Orthodoxy had the answers I hadn’t found in Protestantism.  Everything about it was different but it was like it was one ‘aha’ moment after another.  Things made sense to me that had stumped and frustrated and downright pissed me off for years about the Christian faith.  I read in Acts about how the early Christians were completely transformed into the image of Christ, and how they were so freaking different, and I looked at my own life, and things had changed, but then the ‘first blush’ had worn off, and I was just struggling again and miserable.

Orthodoxy is different.  And understand that I’m really crappy at explaining things, so I can’t put it into proper words [which may be why my Protestant friends and husband look at me like I’m nuts when I try to talk about this stuff] but there’s no end, no cap to this Faith. There’s no limit to how far you can travel, or how close you can get to Jesus in Orthodoxy.

I’ve craved that ever since I first met Him.  To be able to keep going and growing and changing as long and as fast as I’m able [which unfortunately isn’t very] but the only limits now are because of me, not because my faith simply doesn’t have the answers.

So back to last night.  After the service, I talked to the people who were there, and every one of them, with the exception of the priest, were converts from Protestantism.  I listened to their stories, and it was my story. The paths were as different and individual as we are, and yet finally, finally I was with people who understand exactly what I’ve been going through, and who have reached the same conclusion I have.

I cried most of the way home because I felt like I’ve finally found my Home.  I hadn’t realized just how lonely I’ve been, how beaten down by the negative attitude of the people around me.  And I don’t hate these people, but it hurts my feelings.  Part of me aches, but a bigger part is just pissed off because they’re so offput by the externals that they won’t let themselves even entertain the idea that there might be something deeper here than they’ve found anywhere else.

Tonight I heard the same thing I heard years ago when I first became a Christian, “That’s great for you.  It’s just not for me.”  Strange that I heard the same thing from a Christian about Orthodoxy as I heard from my non-Christian friends years ago about Christianity.

It sucks, too, because my first instinct is to get all defensive and prideful about it and place myself above them.  You know the drill, “They’re just not as far along as I am” or “They’re just blinded by their own pride.”  BAH!!!!  It’s meI’m the asshole.  I hate it when I feel this way, and I hate it that it’s so freaking easy.  Pride is like breathing for me.  It will likely be the death of me.  I just hope that it’s not the death of others, too.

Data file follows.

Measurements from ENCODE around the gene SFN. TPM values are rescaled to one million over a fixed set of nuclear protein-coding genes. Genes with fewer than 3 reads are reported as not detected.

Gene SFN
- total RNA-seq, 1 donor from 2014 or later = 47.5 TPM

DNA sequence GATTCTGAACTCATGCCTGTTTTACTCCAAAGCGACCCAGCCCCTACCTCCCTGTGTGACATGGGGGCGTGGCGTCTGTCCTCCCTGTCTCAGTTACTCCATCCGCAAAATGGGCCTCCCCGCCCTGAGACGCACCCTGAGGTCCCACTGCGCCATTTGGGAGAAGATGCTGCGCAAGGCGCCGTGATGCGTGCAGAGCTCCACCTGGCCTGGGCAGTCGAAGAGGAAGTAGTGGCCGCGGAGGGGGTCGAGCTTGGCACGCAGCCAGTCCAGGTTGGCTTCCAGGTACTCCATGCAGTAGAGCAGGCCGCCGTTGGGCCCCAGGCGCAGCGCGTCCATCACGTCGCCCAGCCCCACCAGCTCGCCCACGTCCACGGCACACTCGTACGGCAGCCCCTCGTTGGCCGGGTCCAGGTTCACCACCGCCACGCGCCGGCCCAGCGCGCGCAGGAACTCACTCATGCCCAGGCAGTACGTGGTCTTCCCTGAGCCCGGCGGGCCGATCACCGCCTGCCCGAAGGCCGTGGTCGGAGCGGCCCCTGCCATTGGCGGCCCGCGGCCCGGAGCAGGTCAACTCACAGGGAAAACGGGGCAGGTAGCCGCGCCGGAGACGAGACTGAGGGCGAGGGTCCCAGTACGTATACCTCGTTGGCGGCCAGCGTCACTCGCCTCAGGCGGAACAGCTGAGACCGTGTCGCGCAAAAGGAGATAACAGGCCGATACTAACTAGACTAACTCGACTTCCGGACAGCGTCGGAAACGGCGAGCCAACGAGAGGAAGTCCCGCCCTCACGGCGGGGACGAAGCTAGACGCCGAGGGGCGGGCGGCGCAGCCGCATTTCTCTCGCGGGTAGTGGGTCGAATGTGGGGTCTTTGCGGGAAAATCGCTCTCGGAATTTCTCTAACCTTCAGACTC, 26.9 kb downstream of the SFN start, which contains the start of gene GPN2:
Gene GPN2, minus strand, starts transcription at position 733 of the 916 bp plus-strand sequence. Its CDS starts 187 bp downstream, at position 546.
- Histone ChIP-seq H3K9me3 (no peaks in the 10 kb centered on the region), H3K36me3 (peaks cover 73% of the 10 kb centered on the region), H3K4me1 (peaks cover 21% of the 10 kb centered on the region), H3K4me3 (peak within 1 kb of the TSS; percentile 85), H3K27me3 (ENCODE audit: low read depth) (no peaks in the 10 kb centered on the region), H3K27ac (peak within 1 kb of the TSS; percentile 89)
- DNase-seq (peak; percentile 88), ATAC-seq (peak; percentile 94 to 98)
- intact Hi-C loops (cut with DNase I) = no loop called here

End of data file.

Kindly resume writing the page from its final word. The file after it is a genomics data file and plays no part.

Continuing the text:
I dunno.  There are so many emotions I’m feeling.  This morning when I woke up, I was pissed off at Steve.  On the way home, he started asking me questions, and telling me how some of the stuff they did wasn’t stuff that Jesus did, and it wasn’t in the Bible, so it has to be bad, and then I tried to let it go so I could sleep, but apparently it just festered there like a boil on my ass and when I woke up it was about to pop.


I woke up pissed off, partly because of the conversation with Steve last night, but also because I really wanted to go to Divine Liturgy this morning, and I knew I couldn’t.  I didn’t want to go to our regular church, and I haven’t wanted to go there in a while now, but this morning it was especially bad.

But then, I found a website I had seen last night but not paid much attention to, and found that they broadcast the Divine Liturgy live from Florida.  So I watched about fifteen minutes of it [we had to get ready to go to church] and I had peace all of a sudden.

So I wasn’t a jerk to Steve, and we went to the late service at church and I survived it, so I guess that’s good, eh?

I’m shockingly human here, and not a good example of humility or love at all.  I don’t know what I’m thinking, going into this Faith, and yet I’m drawn to it like a moth to a flame.  I guess that’s kind of what I am.  I’m going toward the light, knowing full well I’ll likely be burnt to a crisp, and all I can think is, “It’s so pretty… I don’t care if I die!”

And I don’t.  I don’t care if the Vespers and Liturgy are the driest, most boring thing in the world, I just want to be there. Every time.  Forever if He’ll let me.

About Shelbi

Work-at-home wife, mom of three kids, and caregiver for my brother, who has Cerebral Palsy. Never a dull moment, in other words. No idea how much I'll post, since I'm super busy these days, but maybe I'll get over here once in a while.

3 responses »

  1. – So anyway, Steve enjoyed the singing and the melodies of the chants, but other than that, he said he was kind of thinking, “What’s the point?”